At a Glance: The problem with most modern car games is that they aren't educational enough. I mean, sure, it's fun to fire a barrage of 20 homing missiles across a crowded freeway at a homicidal clown in an ice cream truck, but that isn't really a skill that you can apply to real life (unless you live in Los Angeles). We've all spent years yearning for a video game that will teach America how kickass it is to obey the speed limit and brake for pedestrians. Well, it's time to rejoice, because our yearning has been answered in the form of "SmartDriver." I can hear the development team behind Gran Turismo 3 quivering in fear already.
I'll be the first to admit that I'm a horrible driver. I come from southern California, an area where you will commonly see an entire freeway full of bumper-to-bumper traffic going 75 miles an hour with other cars five feet away on every side. Every time I merged onto I-15, I had to spend the entirety of my time on that freeway scanning the road for idiots who cross freeways on foot, random debris in the middle of the road, things that are on fire, and idiots who cross freeways on foot while carrying random debris that is on fire. When I moved to Washington, I was naturally quite surprised that people up here limit their speed according to numbers on weird little white signs along the side of the road, and stop at intersections according to the whims of a little dangling group of round lights. I still haven't been able to adjust. I've gotten so many traffic tickets that USAA representatives keep an eye on me constantly and begin raising my rates as quickly as they can whenever I get within 50 feet of my car. So when I saw a link to download "SmartDriver", I figured I would go ahead and download the trial version. After all I've always aspired to be either smart or a driver, and here was a title that could grant me both wishes! I installed the game and prepared to erase the bad habits from years of California living, and turn myself into a speed-limit-following, turn-signal-using, ace Washington motorist.
Things started to turn sour when I noticed that the splash screen consisted of a creepy French guy wearing a striped purple shirt and a bright green beret, which was the exact same color as the deformed beetle he was driving, while 70's porn music played in the background. The sourness increased exponentially when I saw the "green on whatever-your-default-window-color-is" color scheme, and the fact that the main user interface window appears to have been designed by 10th-graders taking an 'Intro to Visual Basic' class taught by a disgruntled laid-off Boeing employee. Apparently the designers believed that a faint green color could be mixed with a dull yellow and light blue to form an attractive, eye-pleasing color scheme.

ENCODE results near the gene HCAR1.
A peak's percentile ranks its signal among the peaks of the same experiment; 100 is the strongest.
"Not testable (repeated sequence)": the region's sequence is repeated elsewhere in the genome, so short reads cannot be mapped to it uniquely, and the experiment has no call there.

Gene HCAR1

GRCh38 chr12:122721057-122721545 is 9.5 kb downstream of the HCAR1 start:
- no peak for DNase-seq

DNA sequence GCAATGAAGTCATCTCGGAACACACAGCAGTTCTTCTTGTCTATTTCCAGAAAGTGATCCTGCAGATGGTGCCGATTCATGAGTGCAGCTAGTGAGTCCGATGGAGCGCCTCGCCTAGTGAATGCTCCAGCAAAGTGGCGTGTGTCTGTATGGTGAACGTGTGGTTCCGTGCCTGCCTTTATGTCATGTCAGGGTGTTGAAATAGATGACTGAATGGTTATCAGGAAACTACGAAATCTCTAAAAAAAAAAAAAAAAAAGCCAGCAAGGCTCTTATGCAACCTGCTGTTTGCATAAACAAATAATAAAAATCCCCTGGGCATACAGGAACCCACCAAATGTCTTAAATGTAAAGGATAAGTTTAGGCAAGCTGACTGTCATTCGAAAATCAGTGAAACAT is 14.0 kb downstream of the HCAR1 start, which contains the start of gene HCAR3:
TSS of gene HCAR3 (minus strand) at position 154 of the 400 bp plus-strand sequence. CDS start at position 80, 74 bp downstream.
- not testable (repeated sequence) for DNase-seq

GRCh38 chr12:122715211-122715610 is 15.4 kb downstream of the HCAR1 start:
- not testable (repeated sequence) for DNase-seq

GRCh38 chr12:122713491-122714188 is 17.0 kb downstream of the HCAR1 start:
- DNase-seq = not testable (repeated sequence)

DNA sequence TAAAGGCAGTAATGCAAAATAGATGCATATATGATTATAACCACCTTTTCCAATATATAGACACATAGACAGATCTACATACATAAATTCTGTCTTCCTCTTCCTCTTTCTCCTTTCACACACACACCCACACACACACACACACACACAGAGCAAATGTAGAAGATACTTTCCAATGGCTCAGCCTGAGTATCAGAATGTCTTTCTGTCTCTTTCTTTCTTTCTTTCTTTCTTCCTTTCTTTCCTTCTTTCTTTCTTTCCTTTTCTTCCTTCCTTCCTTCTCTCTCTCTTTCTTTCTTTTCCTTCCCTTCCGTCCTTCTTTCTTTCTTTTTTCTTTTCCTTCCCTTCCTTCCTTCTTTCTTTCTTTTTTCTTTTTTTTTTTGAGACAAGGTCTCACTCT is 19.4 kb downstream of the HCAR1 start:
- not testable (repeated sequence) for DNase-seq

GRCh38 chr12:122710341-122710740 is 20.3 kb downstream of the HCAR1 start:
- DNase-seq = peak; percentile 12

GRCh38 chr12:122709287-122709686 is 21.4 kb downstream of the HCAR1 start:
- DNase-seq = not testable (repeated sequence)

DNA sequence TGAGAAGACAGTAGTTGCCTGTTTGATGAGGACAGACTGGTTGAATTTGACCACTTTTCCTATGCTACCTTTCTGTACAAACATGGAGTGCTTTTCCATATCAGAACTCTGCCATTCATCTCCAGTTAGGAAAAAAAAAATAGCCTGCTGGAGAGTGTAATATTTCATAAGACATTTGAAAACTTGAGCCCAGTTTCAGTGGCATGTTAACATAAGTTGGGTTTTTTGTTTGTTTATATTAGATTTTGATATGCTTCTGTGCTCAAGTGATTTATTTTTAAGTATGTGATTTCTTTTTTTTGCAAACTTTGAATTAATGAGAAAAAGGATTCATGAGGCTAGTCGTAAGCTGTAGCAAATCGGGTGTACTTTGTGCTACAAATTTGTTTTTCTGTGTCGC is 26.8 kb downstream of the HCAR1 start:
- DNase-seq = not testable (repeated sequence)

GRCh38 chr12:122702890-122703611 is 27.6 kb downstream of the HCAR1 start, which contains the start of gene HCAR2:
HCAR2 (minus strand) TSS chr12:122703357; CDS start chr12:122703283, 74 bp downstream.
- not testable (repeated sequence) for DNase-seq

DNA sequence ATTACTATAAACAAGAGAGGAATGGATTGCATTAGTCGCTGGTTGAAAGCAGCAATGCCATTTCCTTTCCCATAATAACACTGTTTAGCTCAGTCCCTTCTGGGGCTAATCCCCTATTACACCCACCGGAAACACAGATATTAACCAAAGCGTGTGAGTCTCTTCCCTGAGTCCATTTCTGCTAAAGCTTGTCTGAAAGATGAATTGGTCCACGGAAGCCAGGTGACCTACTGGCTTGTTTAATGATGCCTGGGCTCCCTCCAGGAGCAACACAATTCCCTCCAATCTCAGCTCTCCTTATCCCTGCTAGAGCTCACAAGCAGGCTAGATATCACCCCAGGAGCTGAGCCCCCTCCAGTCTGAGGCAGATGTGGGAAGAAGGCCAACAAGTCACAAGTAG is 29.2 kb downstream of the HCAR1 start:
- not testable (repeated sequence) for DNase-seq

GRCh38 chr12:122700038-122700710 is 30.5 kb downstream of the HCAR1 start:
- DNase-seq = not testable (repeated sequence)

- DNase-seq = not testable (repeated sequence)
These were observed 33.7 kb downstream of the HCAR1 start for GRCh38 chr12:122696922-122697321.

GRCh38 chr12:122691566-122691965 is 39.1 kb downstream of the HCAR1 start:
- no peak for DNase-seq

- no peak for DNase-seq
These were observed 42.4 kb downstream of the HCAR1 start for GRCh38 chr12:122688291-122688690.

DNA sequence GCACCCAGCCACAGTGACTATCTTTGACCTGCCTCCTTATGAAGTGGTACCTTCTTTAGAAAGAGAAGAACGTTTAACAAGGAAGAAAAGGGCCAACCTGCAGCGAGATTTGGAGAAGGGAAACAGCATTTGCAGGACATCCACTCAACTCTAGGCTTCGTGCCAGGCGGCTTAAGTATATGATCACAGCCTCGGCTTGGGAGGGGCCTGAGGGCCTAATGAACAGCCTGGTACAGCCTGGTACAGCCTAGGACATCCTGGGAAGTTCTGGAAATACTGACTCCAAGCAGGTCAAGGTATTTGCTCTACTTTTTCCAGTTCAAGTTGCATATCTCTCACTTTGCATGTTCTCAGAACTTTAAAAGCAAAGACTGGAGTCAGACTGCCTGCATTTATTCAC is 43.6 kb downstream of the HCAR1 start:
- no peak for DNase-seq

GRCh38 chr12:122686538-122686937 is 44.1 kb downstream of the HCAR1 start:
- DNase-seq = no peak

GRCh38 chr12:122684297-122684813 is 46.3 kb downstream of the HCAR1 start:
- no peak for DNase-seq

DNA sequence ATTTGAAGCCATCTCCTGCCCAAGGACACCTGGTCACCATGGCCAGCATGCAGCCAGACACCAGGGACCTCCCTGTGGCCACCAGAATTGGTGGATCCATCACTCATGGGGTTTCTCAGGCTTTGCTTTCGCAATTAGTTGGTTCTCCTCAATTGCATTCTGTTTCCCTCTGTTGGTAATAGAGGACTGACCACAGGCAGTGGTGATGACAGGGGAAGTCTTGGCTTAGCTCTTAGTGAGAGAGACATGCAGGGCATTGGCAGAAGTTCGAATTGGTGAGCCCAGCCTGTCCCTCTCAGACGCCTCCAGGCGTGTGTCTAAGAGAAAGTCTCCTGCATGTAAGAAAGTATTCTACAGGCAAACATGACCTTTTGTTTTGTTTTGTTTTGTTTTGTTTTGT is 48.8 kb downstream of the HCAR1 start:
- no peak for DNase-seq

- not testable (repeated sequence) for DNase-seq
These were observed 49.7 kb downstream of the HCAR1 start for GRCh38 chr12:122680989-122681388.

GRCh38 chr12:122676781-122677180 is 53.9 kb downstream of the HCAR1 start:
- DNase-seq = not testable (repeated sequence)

When I foolishly clicked on the 'BEGIN EXERCISE' button and attempted to play the game, my entire body filled with so much bile and stomach acid that the pH level couldn't be measured without one of those fancy calculators used to calculate infinitesimally small values for quantum physics. The creators of this game somehow managed to steal the code for Spy Hunter and use a complicated extraction process to remove all traces of fun and enjoyment. I know it's supposed to be fun and educational, but it's about as successful at doing two things at once as a guy in the driver's seat who says "Quit whining, I can drink and drive just fine!" before pouring his beer into his lap and slamming into a telephone pole at Mach 2.
Now, I know it's possible to create computer programs that simulate real driving. I remember having software like that back in driver's ed that we used when we took a break from watching videos of teenagers who crashed their cars and had their entire bodies turned inside-out by the impact. I remember the driving simulator we used having WHOA! 3d graphics and DUDE, NO WAY! sound effects that didn't sound like they were beeps generated by a two-line QBasic program. So when I started up the SmartDriver exercise, I eagerly waited to see what kind of super-hi-tech driving software had been created in the years since I'd been to driver's ed.
It's bad, folks. Bad. Bad bad bad bad bad. For one thing, I understand having a regular PC car racing game being controlled by the keyboard, but I don't get how BrainTrain thought this game would be a good training device for drivers when all they have to do is sit there and occasionally tap one of the arrow keys. You get one penalty point every time you go above the speed limit, and one damage point every time your car runs into something, and you fail the test if you get too many of either. But it takes fewer penalty points than damage points to fail you, meaning you get penalized more for a half-second of speeding than you do for plowing into a boulder. I think they could be trying to tell future drivers something along the lines of "Don't inconvenience the police by speeding, it's better for you to just slam your car into an immovable object because that way instead of inconveniencing someone else you'll die and quite frankly you deserve it", but maybe I'm reading too much into that.